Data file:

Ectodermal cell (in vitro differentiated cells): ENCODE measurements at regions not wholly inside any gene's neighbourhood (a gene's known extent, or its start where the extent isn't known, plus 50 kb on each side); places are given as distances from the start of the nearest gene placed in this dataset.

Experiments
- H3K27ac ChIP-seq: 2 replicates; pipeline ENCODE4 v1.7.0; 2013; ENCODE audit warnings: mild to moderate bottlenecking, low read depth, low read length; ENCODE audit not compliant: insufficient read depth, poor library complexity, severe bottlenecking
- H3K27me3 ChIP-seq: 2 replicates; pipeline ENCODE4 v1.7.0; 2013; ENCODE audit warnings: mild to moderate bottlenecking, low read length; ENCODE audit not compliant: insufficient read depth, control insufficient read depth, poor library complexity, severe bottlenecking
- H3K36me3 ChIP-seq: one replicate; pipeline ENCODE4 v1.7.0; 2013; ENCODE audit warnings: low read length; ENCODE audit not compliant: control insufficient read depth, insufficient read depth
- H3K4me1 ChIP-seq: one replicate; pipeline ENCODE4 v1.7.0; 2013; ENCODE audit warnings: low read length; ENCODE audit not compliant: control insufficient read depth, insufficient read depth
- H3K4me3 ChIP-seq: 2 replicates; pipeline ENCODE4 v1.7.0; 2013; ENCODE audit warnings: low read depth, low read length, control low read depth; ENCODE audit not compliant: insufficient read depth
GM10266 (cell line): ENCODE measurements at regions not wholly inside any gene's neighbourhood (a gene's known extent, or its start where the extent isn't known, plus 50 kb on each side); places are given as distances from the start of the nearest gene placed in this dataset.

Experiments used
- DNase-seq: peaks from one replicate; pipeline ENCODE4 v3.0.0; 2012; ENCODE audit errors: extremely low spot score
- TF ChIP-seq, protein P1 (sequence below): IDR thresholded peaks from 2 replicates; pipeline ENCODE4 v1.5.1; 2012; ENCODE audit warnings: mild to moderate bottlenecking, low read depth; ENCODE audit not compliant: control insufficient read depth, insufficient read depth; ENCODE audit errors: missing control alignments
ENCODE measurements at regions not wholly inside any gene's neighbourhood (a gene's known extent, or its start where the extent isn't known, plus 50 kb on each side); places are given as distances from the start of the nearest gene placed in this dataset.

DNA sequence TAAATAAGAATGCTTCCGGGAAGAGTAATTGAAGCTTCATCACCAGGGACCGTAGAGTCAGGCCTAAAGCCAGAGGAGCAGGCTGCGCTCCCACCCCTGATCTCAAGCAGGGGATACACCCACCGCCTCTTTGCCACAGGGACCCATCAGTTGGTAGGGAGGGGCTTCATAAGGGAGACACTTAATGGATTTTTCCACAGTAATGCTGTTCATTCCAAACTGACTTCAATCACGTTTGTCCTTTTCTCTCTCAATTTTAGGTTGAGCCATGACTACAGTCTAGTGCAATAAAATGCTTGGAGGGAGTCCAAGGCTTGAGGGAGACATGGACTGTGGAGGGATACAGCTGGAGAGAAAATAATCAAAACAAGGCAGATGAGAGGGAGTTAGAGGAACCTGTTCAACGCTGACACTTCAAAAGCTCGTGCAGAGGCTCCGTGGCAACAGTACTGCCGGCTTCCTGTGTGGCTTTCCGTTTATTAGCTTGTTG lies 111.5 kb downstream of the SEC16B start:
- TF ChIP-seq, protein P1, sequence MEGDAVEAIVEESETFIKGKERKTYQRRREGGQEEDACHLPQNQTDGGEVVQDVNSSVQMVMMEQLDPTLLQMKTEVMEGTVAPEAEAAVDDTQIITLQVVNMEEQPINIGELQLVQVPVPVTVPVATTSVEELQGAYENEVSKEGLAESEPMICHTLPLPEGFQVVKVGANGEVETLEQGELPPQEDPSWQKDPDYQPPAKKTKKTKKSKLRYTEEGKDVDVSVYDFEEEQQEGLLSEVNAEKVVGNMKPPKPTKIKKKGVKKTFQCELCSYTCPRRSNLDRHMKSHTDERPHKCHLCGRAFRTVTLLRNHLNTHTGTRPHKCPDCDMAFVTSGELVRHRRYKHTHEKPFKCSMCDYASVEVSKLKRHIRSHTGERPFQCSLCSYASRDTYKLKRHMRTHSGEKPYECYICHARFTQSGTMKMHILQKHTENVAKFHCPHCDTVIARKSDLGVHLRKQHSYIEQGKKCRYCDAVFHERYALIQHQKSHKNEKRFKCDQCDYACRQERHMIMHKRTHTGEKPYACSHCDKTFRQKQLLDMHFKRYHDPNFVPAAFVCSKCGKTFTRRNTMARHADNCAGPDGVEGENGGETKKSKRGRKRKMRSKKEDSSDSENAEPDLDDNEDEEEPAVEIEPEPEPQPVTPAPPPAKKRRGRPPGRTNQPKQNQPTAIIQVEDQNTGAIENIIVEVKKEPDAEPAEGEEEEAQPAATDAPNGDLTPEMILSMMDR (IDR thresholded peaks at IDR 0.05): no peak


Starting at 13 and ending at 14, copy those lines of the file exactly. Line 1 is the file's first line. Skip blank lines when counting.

DNA sequence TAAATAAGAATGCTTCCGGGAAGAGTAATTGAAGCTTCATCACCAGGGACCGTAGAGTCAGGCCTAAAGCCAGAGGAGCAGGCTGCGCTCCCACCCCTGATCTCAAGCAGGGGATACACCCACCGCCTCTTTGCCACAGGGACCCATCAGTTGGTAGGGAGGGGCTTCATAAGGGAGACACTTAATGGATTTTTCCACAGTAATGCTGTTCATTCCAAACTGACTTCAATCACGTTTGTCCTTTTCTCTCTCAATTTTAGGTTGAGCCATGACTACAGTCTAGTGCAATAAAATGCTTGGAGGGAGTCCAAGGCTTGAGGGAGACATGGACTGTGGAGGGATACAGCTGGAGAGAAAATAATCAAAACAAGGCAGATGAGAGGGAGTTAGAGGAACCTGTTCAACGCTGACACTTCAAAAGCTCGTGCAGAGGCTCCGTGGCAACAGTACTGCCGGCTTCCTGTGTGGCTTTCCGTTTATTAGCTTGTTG lies 111.5 kb downstream of the SEC16B start:
- TF ChIP-seq, protein P1, sequence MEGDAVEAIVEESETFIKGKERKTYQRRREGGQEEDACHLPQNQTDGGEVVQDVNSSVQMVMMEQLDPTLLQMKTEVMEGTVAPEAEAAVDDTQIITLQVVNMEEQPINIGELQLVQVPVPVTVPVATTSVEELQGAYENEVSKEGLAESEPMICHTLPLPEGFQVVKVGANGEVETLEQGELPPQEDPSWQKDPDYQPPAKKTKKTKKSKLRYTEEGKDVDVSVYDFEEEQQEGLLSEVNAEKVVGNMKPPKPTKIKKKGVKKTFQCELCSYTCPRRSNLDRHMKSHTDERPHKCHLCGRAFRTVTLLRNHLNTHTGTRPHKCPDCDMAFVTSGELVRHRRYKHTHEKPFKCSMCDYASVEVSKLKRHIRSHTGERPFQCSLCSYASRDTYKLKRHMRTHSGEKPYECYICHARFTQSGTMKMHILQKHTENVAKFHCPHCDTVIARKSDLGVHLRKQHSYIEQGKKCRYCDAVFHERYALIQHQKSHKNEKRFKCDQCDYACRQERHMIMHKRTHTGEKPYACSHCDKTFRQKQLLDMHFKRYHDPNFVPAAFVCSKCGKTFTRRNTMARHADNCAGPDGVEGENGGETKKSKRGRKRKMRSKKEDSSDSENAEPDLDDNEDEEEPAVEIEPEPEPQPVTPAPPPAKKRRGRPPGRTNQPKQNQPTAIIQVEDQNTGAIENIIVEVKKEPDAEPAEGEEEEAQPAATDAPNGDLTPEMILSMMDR (IDR thresholded peaks at IDR 0.05): no peak